Bill of Instinct Survivalist, another new buddy, Kevin, and I spent last Saturday at a local (Georgia) primitive skills workshop taught by Scott Jones. The class focused on fire, cordage, and sharp stuff (stone cutting tools) – 3 of the 5 C’s of Survivability.

This is a small fraction of the knowledge and skills our ancestors passed down for outdoor self-reliance and wilderness living. With that said, it’s a good place to start.

Primitive Skills Every Prepper Should Know

1.) Natural Cordage

When Primitive Skills and Prepping Have Sex | www.TheSurvivalSherpa.com

18 indigenous cordage fibers Scott Jones has on display for demonstrations

Primitive skills take practice. Learn to identify, harvest, and process the local resources nature provides. Scott’s board (pictured above) revels a sample of 18 natural fibers suitable for cordage.

From L to R:

  1. Red Cedar
  2. Bald Cypress
  3. Atlantic White Cedar
  4. Red Mulberry
  5. Black Locust
  6. Yellow (Tulip) Poplar
  7. Winged Elm
  8. Paw Paw
  9. Basswood
  10. False Nettle
  11. Blue Star
  12. Milkweed
  13. Dogbane
  14. Evening Primrose
  15. Spanish Moss
  16. Button Snakeroot
  17. Yucca
  18. Cattail

We made 2-ply cordage from Yucca, Tulip Poplar, Okra, and Dogbane. Yup. Don’t compost all those okra stalks in the fall.

When Primitive Skills and Prepping Have Sex | www.TheSurvivalSherpa.com

Indigenous cordage I made this weekend. Clockwise from 12:00 ~ Dogbane; Tulip Poplar; Okra; and Yucca. Moose, our dog, thought the okra and yucca were chew toys.

I filmed a video on making cordage with Dogbane Sunday. The fibers were too small to add much instructional value. I’ll use a larger material next time. Until then, you may find Dave Canterbury’s cordage video as helpful I did…

2.) Fire by Friction

I’ve made fires using a bow drill many times. However, Scott ruined my previously held belief that resinous woods like pine are not suitable for bow drills. That theory went down the drain as every student created glowing embers with a pine hearth board and pine spindle. Here’s a quick video of the fun…

3.) Stone Cutting Tools

When Primitive Skills and Prepping Have Sex | www.TheSurvivalSherpa.com

Bipolar Flaking technique… wear eye protection and watch those fingers!

The simplest way to create a sharp edge comes from bipolar flaking. All you need is an anvil (large base stone), hammer stone, and a smaller rock (chicken egg size) to crack like you would a nut. Place the egg sized stone upright (pole to pole, hence the term bipolar) on the anvil and strike it with your hammer stone. If you miss hit, expect blood, swearing, and possible tears. Wear eye protection.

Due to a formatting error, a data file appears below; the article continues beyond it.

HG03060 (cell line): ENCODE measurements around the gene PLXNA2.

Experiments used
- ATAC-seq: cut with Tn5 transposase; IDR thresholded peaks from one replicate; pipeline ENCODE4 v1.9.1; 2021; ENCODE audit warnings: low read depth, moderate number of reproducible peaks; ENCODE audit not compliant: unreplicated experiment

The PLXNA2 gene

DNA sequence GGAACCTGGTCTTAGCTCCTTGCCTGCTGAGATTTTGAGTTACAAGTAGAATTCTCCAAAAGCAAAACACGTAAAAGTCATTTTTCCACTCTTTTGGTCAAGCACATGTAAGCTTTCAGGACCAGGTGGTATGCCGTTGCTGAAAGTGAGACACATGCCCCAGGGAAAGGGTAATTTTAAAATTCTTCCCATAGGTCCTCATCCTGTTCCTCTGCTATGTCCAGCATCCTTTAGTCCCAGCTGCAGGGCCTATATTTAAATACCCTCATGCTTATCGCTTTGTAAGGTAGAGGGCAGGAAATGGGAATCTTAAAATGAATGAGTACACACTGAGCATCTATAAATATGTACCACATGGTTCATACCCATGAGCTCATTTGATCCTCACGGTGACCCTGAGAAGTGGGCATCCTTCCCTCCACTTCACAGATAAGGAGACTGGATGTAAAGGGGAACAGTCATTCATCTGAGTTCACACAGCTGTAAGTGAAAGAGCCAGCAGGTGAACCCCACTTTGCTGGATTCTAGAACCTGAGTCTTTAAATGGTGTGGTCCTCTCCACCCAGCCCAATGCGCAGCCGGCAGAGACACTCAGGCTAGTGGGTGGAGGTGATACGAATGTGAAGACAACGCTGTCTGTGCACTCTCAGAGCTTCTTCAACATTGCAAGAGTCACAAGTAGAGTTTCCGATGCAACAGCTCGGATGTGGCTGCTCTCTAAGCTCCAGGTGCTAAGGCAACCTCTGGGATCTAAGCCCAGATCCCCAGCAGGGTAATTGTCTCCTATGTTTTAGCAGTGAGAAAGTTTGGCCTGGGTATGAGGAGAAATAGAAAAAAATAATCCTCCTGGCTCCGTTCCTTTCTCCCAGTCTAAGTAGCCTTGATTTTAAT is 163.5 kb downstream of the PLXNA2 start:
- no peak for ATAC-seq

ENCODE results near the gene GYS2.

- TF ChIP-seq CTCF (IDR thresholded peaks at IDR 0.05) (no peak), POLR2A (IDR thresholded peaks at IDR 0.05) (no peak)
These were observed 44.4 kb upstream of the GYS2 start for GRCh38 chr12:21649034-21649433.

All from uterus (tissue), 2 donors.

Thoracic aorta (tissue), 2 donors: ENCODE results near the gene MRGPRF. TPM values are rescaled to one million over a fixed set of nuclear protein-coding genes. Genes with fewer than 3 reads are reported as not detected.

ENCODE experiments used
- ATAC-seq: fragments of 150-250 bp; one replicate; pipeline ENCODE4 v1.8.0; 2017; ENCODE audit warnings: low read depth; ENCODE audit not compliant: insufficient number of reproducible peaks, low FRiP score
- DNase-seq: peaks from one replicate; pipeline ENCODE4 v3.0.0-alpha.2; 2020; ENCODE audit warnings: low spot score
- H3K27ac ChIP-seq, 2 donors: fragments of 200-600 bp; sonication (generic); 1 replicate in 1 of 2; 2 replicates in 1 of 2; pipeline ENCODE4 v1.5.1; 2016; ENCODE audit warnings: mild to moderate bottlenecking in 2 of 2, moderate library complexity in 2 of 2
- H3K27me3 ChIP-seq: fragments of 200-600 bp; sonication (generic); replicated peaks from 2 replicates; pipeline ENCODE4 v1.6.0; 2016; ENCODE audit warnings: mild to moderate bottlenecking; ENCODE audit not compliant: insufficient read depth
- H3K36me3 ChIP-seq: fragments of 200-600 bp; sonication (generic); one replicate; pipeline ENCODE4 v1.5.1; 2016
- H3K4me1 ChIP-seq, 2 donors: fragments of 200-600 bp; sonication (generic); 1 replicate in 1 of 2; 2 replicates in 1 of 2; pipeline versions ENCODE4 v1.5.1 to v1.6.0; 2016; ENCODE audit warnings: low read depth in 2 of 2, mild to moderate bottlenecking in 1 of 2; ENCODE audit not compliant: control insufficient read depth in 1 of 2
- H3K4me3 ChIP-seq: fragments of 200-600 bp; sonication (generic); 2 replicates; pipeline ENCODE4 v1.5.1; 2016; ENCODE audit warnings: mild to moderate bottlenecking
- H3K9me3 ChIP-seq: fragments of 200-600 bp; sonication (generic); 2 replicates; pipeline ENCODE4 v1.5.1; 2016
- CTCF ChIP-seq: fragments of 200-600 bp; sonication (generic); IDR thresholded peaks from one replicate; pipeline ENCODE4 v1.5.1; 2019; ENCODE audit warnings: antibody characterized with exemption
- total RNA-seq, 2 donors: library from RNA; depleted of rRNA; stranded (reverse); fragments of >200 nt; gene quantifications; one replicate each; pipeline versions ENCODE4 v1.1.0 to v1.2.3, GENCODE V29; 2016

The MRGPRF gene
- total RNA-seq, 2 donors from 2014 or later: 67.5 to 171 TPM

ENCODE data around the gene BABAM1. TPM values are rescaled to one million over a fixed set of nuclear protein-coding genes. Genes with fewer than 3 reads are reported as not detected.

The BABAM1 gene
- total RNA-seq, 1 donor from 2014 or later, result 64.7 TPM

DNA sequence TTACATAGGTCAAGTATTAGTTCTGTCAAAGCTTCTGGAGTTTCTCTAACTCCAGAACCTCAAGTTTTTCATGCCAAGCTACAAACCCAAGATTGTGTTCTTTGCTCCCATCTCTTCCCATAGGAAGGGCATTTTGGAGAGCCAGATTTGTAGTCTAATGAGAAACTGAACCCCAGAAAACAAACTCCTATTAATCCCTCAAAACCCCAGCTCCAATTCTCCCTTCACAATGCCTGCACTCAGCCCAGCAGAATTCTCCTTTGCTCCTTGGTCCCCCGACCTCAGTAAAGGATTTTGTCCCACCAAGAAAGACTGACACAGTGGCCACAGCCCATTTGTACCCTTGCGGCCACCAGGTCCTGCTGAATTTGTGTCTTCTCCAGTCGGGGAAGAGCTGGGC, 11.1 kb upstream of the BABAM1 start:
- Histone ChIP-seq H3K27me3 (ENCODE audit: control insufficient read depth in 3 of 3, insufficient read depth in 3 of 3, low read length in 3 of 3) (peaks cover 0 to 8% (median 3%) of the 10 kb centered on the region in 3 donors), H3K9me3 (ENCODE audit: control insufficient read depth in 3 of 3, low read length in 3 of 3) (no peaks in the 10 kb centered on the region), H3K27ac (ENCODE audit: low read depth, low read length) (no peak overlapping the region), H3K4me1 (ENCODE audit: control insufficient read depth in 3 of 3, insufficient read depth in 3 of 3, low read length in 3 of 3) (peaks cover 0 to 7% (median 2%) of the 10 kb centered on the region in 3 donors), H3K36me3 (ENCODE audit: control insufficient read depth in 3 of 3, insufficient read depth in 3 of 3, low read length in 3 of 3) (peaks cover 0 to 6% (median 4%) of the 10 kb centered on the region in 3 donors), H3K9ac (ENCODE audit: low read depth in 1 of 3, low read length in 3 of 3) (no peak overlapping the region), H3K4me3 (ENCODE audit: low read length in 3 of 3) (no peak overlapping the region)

When Primitive Skills and Prepping Have Sex | www.TheSurvivalSherpa.com

This crude technique takes little skill and provides sharp tools like scrapers, sharp flakes, and small stone drill points. You could make and use these simple tools even with no flintknapping knowledge.

When Primitive Skills and Prepping Have Sex | www.TheSurvivalSherpa.com

Scott Jones demonstrates how to make an arrowhead from glass

Practicing primitive skills develops a Possum Mentality. You’ll become keenly aware of raw resources, especially other people’s trash. For instance, bottoms of glass bottles can be made into arrowheads and cutting tools.

Pictured below are a few products of my Possum Mentality over the years:

When Primitive Skills and Prepping Have Sex | www.TheSurvivalSherpa.com

Possum Mentality: Top row is a sample of points I’ve found over the years. Bottom row are multi-functional products of bipolar flaking.

Be True to Your Nature

We preppers and self-reliance technicians love gear. But all gear and tools eventually fail. Having the knowledge and skills to use available resources to make stuff from the landscape is essential for both short-term and long-term survivability.

What happens when prepping and primitive skills have sex?

The offspring of this union breeds a self-reliance trait found only in prehistory which expresses our true nature. To tap into your true nature, I recommend Scott Jones’ book, A View to the Past: Experience and Experiment in Primitive Technology.